kaberett: Clyde the tortoise from Elementary, crawling across a map, with a red tape cross on his back. (elementary-emergency-clyde)
[personal profile] kaberett
I have been meaning to write this up for a while and have just had cause to do so elsenet; ergo, have a copy of Alex's Algorithm For Choosing A New GP. It has served me pretty well thus far.

Comments and additions welcome, as ever. :-)

  1. Go to http://www.nhs.uk/Service-Search/GP/LocationSearch/4 and enter your postcode.
  2. Look at the number of registered patients. I'm happiest at practices with more than ten thousand patients -- these tend to be practices that see a wide variety of conditions so are better at coping with complex patients. I am wary about anywhere with fewer than five thousand patients. (This is, obviously, heavily dependent on where you live -- I've never lived outside of cities, and am well aware that in rural areas you get less choice over this one.)
  3. Check whether the practice is accepting new patients. If you care particularly about electronic prescriptions and online services, check whether they're offered by the practice. (You can pretty much ignore the overall patient ratings.)
  4. Click through to the practice details. Are the opening times workable for you?
  5. Click on "Staff". Are there any GPs who've indicated a special interest in relevant areas? For example, my practice is http://www.nhs.uk/Services/GP/Staff/DefaultView.aspx?id=36949. Dr Iqbal has an interest in child health (he has a DCH); Dr Youssef has an interest in child health and obstretics & gynaecology (DCH, MRCOG); Dr Peja is interested in reproductive medicine and gynaecology (DFFP, DRCOG). http://www.nhs.uk/Services/GP/Staff/DefaultView.aspx?id=38665 is a local-to-me example that lists special interests much more straightforwardly, under "Special interests".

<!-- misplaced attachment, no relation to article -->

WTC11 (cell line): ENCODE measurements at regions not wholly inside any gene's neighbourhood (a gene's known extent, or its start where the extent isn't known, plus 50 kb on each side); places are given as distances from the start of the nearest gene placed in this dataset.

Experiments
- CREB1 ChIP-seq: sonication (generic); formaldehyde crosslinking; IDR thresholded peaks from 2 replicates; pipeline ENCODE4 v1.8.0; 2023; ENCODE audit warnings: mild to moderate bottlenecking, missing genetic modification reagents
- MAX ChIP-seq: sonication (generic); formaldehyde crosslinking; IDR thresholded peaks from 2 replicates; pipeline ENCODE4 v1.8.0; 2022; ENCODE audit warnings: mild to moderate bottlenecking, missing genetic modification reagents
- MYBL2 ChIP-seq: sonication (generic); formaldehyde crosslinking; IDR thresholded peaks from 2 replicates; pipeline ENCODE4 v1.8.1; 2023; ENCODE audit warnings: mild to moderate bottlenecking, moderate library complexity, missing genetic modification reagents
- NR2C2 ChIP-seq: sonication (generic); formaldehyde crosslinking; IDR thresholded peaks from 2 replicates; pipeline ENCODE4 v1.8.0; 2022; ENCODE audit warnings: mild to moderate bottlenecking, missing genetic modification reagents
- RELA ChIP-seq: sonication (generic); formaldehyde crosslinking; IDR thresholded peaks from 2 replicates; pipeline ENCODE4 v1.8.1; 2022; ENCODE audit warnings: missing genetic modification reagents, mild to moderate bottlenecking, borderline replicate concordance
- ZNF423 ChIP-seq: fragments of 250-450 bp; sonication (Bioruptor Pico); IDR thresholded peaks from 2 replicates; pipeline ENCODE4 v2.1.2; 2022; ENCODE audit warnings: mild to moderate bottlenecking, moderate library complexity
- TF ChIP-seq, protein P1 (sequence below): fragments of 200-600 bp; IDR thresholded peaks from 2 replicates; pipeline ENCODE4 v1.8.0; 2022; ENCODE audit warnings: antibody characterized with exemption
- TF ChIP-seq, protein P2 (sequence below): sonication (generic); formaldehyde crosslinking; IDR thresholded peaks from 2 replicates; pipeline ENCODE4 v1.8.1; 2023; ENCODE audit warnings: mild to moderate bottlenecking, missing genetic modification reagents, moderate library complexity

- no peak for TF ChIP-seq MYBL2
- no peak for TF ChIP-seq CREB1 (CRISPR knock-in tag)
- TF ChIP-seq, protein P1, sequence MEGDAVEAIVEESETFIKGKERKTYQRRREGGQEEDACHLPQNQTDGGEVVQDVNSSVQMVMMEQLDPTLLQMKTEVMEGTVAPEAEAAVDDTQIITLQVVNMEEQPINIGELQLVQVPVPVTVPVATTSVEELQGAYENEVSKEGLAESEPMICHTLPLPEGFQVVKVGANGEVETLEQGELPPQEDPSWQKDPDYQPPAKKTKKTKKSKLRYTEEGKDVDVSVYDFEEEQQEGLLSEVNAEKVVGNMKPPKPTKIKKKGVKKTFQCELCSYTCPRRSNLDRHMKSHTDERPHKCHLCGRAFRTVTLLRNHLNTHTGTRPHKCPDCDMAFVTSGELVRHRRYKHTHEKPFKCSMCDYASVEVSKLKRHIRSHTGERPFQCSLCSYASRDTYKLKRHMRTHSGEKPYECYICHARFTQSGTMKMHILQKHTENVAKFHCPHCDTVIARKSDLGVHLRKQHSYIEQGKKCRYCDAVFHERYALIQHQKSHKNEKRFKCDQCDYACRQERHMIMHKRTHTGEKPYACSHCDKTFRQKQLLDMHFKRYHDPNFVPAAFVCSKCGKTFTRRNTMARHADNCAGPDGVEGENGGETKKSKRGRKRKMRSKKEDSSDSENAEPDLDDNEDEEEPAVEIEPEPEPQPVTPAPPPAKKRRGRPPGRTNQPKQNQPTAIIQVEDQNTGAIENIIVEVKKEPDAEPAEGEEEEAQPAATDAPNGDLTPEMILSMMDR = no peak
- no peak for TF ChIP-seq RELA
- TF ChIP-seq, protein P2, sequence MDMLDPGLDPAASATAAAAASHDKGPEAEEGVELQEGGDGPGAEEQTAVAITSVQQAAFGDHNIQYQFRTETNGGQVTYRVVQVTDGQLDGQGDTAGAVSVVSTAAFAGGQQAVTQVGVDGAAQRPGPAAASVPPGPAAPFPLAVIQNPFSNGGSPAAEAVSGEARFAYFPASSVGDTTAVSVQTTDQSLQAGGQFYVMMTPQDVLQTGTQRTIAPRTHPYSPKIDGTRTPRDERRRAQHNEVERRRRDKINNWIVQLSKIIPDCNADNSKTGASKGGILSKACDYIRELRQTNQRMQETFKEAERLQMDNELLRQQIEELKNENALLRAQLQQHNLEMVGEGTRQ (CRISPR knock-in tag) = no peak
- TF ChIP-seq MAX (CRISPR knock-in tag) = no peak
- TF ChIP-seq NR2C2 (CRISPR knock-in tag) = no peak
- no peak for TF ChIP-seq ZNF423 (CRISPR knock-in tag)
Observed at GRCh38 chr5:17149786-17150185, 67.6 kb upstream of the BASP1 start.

6. Use this to make a shortlist. I try to go for practices with staff with special interests relevant to me (gynaecology, rheumatology, mental health). Having ranked practices by how relevant GPs' special interests are, if I need a further tie-breaker I then go for the one that's most convenient for me to get to. I will then do an intake appointment, see if I get on with the GP running the intake appointment, and if I don't either try someone else in the practice or (if there are major red flags, like "we as a practice don't like doing [X reasonable thing]") try registering at the next practice down the list.

(no subject)

Date: 2017-07-22 05:00 pm (UTC)
davidgillon: A pair of crutches, hanging from coat hooks, reflected in a mirror (Default)
From: [personal profile] davidgillon
Sounds good to me (but I'm still with the same practise I registered with 28 years ago, so what do I know!)

(no subject)

Date: 2017-07-22 08:28 pm (UTC)
alatefeline: Painting of a cat asleep on a book. (Default)
From: [personal profile] alatefeline
Ahahahhahaha. *hysterical laughter* ...Right. You live in a country that in theory has health care. Right.

(no subject)

Date: 2017-07-22 09:57 pm (UTC)